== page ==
With some chance of Romney winning the popular vote while Obama wins the electoral college people are speculating about a reverse of the 2000 outcomes. FiveThirtyEight puts the probability of this at 5.3%, with the opposite split at 1.9%, while old Bush political consultant Mark McKinnon says "it’s a 50/50 possibility — or more." (I have greater faith in Nate's numbers -- my guess is that Karen Tumulty's story just contains quotes from the people who think it's the most likely.) Josh Marshall describes how "Democrats were crushed and outraged."
People rightly remember a lot of Democratic outrage after the 2000 results, but I worry that people are misremembering what exactly it was about. It wasn't really about the popular vote - EC split. Some people wanted to get rid of the electoral college (I still do; state boundaries are arbitrary and I see no good reason to use them in determining who wins a presidential election). But Democrats fully accepted the legitimacy of the electoral college for that election, on the general principle that those were just the rules of the game. Democrats weren't happy that things turned out as they did, but the general view wasn't that Bush was an illegitimate president because he didn't win a plurality of the popular vote.
The real reasons for outrage were in the nakedly partisan behavior of the Supreme Court, in trying to shut down further vote counting that might've given Gore the victory. You can read Scott Lemieux' 10-year retrospective for more on that. There was also a lot of frustration with the pre-election mischief of Katherine Harris and the Florida state government, which provided African-Americans with mistake-prone voting equipment and erroneously purged many of them from the voter rolls. There was also the weird business of the 'butterfly ballot' which confused enough elderly Jewish voters into voting for Pat Buchanan to swing the election. There was also Ralph Nader, though that's it's own issue.
In short, Democratic outrage after 2000 wasn't so much about the electoral college as it was about the sense that a plurality of Florida voters had gone to the polls trying to vote for Al Gore, and because of a variety of shenanigans the state had recorded a plurality of votes for George W. Bush. The electoral college wasn't the thing.
I dunno, I was mad about the electoral/popular split too. And in retrospect I'm incredibly mad at the press on all counts.
Really? I mean, it's a totally stupid rule, but it's a rule. Harris and the Supreme Court were acting malevolently and in violation of institutional rules and precedents.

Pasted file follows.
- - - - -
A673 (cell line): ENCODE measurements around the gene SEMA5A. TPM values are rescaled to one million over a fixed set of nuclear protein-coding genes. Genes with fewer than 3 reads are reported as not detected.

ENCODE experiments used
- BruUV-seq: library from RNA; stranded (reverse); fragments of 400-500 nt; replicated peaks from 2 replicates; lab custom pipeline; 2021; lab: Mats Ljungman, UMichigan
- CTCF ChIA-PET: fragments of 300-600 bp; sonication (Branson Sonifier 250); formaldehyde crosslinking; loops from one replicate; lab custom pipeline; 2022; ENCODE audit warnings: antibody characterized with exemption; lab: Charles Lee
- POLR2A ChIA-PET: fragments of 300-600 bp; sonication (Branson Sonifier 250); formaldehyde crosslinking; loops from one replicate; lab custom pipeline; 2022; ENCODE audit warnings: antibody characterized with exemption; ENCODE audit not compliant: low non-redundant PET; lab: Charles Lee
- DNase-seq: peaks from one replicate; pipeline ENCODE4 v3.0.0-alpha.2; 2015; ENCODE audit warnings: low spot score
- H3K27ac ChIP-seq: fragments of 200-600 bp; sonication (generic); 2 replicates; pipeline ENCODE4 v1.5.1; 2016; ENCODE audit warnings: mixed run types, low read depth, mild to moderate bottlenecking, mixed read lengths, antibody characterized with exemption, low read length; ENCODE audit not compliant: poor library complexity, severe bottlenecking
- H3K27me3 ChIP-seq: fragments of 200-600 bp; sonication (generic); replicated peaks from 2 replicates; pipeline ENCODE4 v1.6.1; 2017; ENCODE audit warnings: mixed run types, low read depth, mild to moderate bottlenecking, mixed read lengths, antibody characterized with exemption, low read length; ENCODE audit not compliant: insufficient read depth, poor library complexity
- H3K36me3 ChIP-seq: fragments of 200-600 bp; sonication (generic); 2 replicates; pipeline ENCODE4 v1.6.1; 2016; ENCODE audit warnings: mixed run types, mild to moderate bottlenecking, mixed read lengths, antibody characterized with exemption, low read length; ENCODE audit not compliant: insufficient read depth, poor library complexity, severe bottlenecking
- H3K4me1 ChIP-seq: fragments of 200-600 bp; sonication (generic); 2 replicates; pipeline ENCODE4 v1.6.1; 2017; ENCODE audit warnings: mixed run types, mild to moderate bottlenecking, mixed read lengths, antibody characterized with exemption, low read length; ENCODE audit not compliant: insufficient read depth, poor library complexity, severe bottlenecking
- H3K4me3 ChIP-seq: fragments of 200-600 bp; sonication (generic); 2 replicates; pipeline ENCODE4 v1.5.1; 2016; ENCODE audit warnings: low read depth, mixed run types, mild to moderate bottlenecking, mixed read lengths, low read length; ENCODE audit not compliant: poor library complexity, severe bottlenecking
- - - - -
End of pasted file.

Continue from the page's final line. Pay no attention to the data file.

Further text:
I am... with Monsieur Beaudrot! Electoral college has always been bullshit - it's just a way to screen true direct election, from the same folks who brought you appointed senators. I'd be happy to dump the whole kit and kaboodle.
This hardly redeems any of the active villains in this tale.
Can't forget the Duval County ballot, with the "vote on every page" instructions, and a Presidential ballot that went on for - oops! - two pages.
It's an everlasting shame that the Duval County ballots couldn't have been re-examined, to see how many votes for each of the two major-party candidates were disqualified solely due to voting for a minor-party candidate on the second page.
Or the Brooks Brothers riot.
Or accepting absentee ballots from overseas, largely from military bases, that were mailed after Election Day.
Plenty to get mad about, about the 2000 election, within the actual rules that applied to that election.
Not to mention, the Bush campaign was preparing to protest a split decision if they'd been on the other side of it; they were ginning up their machinery to twist electors' arms to change their votes if they won the popular vote but lost a close EC count.
Oh yeah: since you don't have Disqus, and apparently my Typepad login doesn't work over here, I'm reduced to an alternate handle from my LJ days.
Anyway, I'm rtfirefly, and rtfirefly is me.
- low-tech cyclist
Regardless of the outcome of 2000, and the potential outcome of this election, the EC is antidemocratic and stupid, as it basically disenfranchises most of the country.
If you're not a resident of Nevada, Colorado, Wisconsin, Iowa, Ohio, New Hampshire, Virginia, North Carolina, or Florida, you're not really part of this election.
If Presidential elections were decided on popular vote, as they should, then a vote would be a vote, wherever it was located. If a Presidential candidate can persuade 100,000 undecided voters to vote for him, it really shouldn't matter whether they're in Ohio or Texas, in Wisconsin or California.
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